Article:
3 | OSU averaged nearly 10 yards a carry in the game, there wasn’t much need for passing.

The Résumé — Notre Dame

#8 - Notre Dame Fighting Irish
Team F/+ S&P+ FEI FPI OS&P+ DS&P+
CLEMSON 59.0% (2) 26.4 (2) 0.260 (2) 21.3 (6) 41.3 (10) 15.0 (6)
STANFORD 43.0% (8) 16.0 (12) 0.247 (4) 20.3 (8) 42.1 (7) 26.1 (54)
34.8% (13) 15.4 (15) 0.161 (13) 7.4 (47) 39.2 (15) 23.8 (37)
USC 32.6% (17) 14.2 (19) 0.154 (17) 19.1 (12) 39.6 (12) 25.4 (49)
TEMPLE 19.5% (35) 8.9 (39) 0.094 (35) 7.4 (48) 27.7 (76) 18.9 (14)
PITTSBURGH 17.0% (39) 8.6 (40) 0.074 (41) 9.8 (37) 33.4 (38) 24.8 (44)
GEORGIA TECH 2.1% (66) 1.8 (69) 0.014 (63) 10.6 (33) 29.6 (59) 27.8 (69)
TEXAS 0.4% (69) 1.0 (70) 0.007 (65) 7.3 (50) 28.8 (67) 27.7 (67)
BOSTON COLL. -0.3% (70) 2.7 (66) -0.018 (74) 1.9 (72) 16.1 (123) 13.4 (3)
VIRGINIA -6.4% (79) -0.4 (77) -0.040 (81) 1.4 (77) 30.7 (52) 31.0 (84)
WAKE FOREST -14.6% (90) -4.2 (88) -0.072 (91) -3.1 (86) 23.2 (102) 27.4 (61)
UMASS -25.5% (100) -7.7 (96) -0.134 (101) -12.5 (106) 24.4 (93) 32.1 (91)
AVERAGE 13.5% 6.9 0.062 7.6 31.3 24.5

(Bold) numbers indicate national ranking.

  • Average F/+ Opponent: Penn State (F/+ #46)
  • Average S&P+ Opponent: Utah State (S&P+ #47)
  • Average FEI Opponent: Arizona State (FEI #45)
  • Average FPI Opponent: Navy (FPI #47)
  • Average Offense: Iowa (OS&P+ #48)
  • Average Defense: Mississippi State (DS&P+ #41)
  • Best Win: Navy (F/+ #13)
  • Wins Against F/+ Top-25: 2 (Navy, USC)

Unsurprisingly, Notre Dame’s huge fanbase, television contract, and status as the premier independent team guarantees a tough schedule every fall, and their 2015 slate does not disappoint in that regard. Half of the schedule resides in the F/+ top-50, with four opponents among the F/+ top-25. The two best opponents represented the Irish’s two losses,[4] but they were competitive in each and had a real chance to win both games. The Clemson loss is particularly interesting, as it took place in the hurricane-like conditions that played havoc with the entire southeast’s football schedule back at the beginning of October. If Notre Dame was able to hang on against Stanford[5] they would have had a real argument to make it into the playoff over the Sooners. The average opponent from this schedule rated most closely to F/+ #46 Penn State, with similar rankings in the other overall quality metrics and in defensive/offensive schedule strength per S&P+.

4 | The Stanford and Clemson games were on the road, to boot. Tough, tough schedule.

5 | Defeat snatched from the jaws of victory via late collapse and a last-second field goal — eerily similar to their opponent, no?

Similarity — Ohio State
  • Rushing Offense: Navy (Rush OS&P+ #5)
  • Passing Offense: USC (Pass OS&P+ #38, but not really)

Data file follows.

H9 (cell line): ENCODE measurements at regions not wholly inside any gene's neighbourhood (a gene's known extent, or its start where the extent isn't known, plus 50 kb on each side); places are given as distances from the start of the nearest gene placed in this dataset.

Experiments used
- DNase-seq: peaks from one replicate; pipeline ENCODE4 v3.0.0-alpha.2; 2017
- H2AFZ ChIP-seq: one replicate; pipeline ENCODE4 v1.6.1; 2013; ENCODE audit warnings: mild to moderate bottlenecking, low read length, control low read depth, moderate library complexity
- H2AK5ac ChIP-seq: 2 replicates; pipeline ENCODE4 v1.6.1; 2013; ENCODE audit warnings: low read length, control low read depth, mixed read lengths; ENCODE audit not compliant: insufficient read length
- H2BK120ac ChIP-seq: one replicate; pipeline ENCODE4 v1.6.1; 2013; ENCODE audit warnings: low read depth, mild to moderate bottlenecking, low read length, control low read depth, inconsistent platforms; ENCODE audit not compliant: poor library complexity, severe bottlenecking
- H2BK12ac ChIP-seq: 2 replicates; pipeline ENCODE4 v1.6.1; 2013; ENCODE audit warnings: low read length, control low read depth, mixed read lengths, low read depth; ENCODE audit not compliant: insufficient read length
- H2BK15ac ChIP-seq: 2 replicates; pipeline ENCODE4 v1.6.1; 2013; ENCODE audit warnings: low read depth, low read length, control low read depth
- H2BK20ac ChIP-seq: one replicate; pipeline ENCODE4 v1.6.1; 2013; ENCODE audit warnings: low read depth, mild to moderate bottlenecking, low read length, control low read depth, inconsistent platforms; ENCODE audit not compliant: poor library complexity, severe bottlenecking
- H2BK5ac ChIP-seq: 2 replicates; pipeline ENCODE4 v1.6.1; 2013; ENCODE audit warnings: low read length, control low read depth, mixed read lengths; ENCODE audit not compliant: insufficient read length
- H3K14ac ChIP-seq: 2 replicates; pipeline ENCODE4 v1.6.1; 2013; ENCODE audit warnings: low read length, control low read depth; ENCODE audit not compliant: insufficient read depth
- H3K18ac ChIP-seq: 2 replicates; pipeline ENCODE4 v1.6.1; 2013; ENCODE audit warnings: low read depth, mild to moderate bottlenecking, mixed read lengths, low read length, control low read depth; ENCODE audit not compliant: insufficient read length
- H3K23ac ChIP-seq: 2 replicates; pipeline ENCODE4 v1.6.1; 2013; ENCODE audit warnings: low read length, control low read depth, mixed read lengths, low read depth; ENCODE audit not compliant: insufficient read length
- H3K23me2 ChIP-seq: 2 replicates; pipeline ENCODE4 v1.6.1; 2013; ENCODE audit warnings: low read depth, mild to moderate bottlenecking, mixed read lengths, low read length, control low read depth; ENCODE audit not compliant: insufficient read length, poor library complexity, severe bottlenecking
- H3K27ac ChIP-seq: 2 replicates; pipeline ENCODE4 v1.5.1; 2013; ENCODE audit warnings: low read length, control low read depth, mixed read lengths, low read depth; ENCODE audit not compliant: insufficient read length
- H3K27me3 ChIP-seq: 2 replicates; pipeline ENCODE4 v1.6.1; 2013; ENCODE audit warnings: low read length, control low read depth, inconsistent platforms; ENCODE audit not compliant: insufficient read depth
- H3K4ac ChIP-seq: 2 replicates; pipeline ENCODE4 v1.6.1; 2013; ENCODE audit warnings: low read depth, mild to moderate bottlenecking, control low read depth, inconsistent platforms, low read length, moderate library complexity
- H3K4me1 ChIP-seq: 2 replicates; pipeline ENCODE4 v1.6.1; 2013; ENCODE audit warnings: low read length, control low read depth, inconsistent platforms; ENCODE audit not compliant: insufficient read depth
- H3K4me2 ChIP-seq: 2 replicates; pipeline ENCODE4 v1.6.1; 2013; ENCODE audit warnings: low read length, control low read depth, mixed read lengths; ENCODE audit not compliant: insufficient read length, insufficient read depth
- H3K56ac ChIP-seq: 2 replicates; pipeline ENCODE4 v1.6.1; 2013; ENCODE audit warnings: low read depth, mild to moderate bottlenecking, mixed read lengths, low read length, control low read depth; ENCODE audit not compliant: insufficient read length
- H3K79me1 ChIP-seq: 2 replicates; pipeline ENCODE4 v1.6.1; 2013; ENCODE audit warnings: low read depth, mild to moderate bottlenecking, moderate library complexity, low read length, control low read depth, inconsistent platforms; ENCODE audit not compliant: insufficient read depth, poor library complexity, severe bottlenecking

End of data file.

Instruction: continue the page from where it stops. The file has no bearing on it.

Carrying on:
• Rushing Defense: Clemson (Rush DS&P+ #13)
  • Passing Defense: Clemson (Rush OS&P+ #3)

Ohio State’s defense rates out closely to Clemson’s, and while that game comes with the weather caveat mentioned above, the performance is still instructive. Kizer and the receivers were not particularly efficient in that game, as only 19 of their 35 pass attempts were completed. Those 19 attempts went for 321 yards, however — nearly 17 yards a completion and a still-great 9.2 yards an attempt. Big plays were a big problem for the Tigers all season as we’ll cover later this week, but they did manage to put the clamps on the Irish run game, allowing just 111 yards on about 3.5 yards a carry.

Navy’s a bad comp because of the scheme, but they did managed 6.5 yards a carry against the Irish. Pittsburgh’s the next closest comparison at #16 in Rush OS&P+, and run a much more conventional ground attack than the Midshipmen. The Panthers notched 175 yards at 5.7 yards a clip, which is still excellent production. That also applies to what USC, rated 12 spots below Ohio State in the Pass OS&P+ rankings, did against the Irish, as Cody Kessler and company piled up 440 yards on 47 attempts for a 9.4 yards per attempt average. The Irish did manage to intercept two of Kessler’s passes,[6] but that’s a ton of yards for an offense that, again, is less adept at throwing the ball than the Buckeyes are.

6 | The middle of a seven game run of interceptions for Notre Dame.

The Goods

Overall Quality
F/+ 52.1% (4) F/+ 46.8% (5) PUSH
FPI 24.1 (3) FPI 19.8 (9) PUSH
FEI 0.227 (7) FEI 0.229 (6) PUSH
S&P+ 23.8 (4) S&P+ 19.4 (8) PUSH
Home Spread -6.5 OHIO STATE

The Matchup on Offense
OFEI 0.54 (26) DFEI 0.19 (52) OHIO STATE
OS&P+ 39.4 (14) DS&P+ 23.3 (33) OHIO STATE
Rush OS&P+ 124.7 (8) Rush DS&P+ 105.1 (51) OHIO STATE
Pass OS&P+ 118.5 (26) Pass DS&P+ 109.1 (36) PUSH
SD OS&P+ 121.2 (9) SD DS&P+ 103.7 (50) OHIO STATE
PD OS&P+ 119.6 (26) PD DS&P+ 113.4 (28) PUSH
OALY 119.0 (8) DALY 115.3 (18) PUSH
OASR 104.0 (56) DASR 91.7 (83) OHIO STATE

The Matchup on Defense
DFEI 0.7 (10) OFEI 1.07 (6) PUSH
DS&P+ 15.6 (8) OS&P+ 42.7 (6) PUSH
Rush DS&P+ 118.1 (17) Rush OS&P+ 128.7 (3) NOTRE DAME
Pass DS&P+ 137.2 (4) Pass OS&P+ 130.9 (8) PUSH
SD DS&P+ 121.3 (8) SD OS&P+ 120.6 (10) PUSH
PD DS&P+ 138.6 (5) PD OS&P+ 153.2 (3) PUSH
DALY 110.0 (31) OALY 123.5 (4) NOTRE DAME
DASR 158.1 (6) OASR 108.2 (50) OHIO STATE

The Matchup on Special Teams
FVE 0.21 (2) FVE 0.13 (11) PUSH
STE 0.04 (39) STE 0.1 (9) NOTRE DAME
FGE -0.59 (121) FGE 0.48 (9) NOTRE DAME
KE -0.09 (13) KRE -0.02 (74) OHIO STATE
PE -0.21 (10) PRE 0.13 (26) OHIO STATE
PRE 0.14 (25) PE -0.14 (16) PUSH
KRE 0.04 (48) KE -0.02 (43) PUSH

(Bold) numbers indicate national ranking.
Statistics current as of December 27th, 2015.

Wondering what all these terms are?

Overall Quality

F/+: The F/+ combined ratings combine FEI and S&P+ into one metric that serves as Football Outsiders' official rankings for college football. For a more detailed discussion of F/+, check out this section of the PTN Football Primer.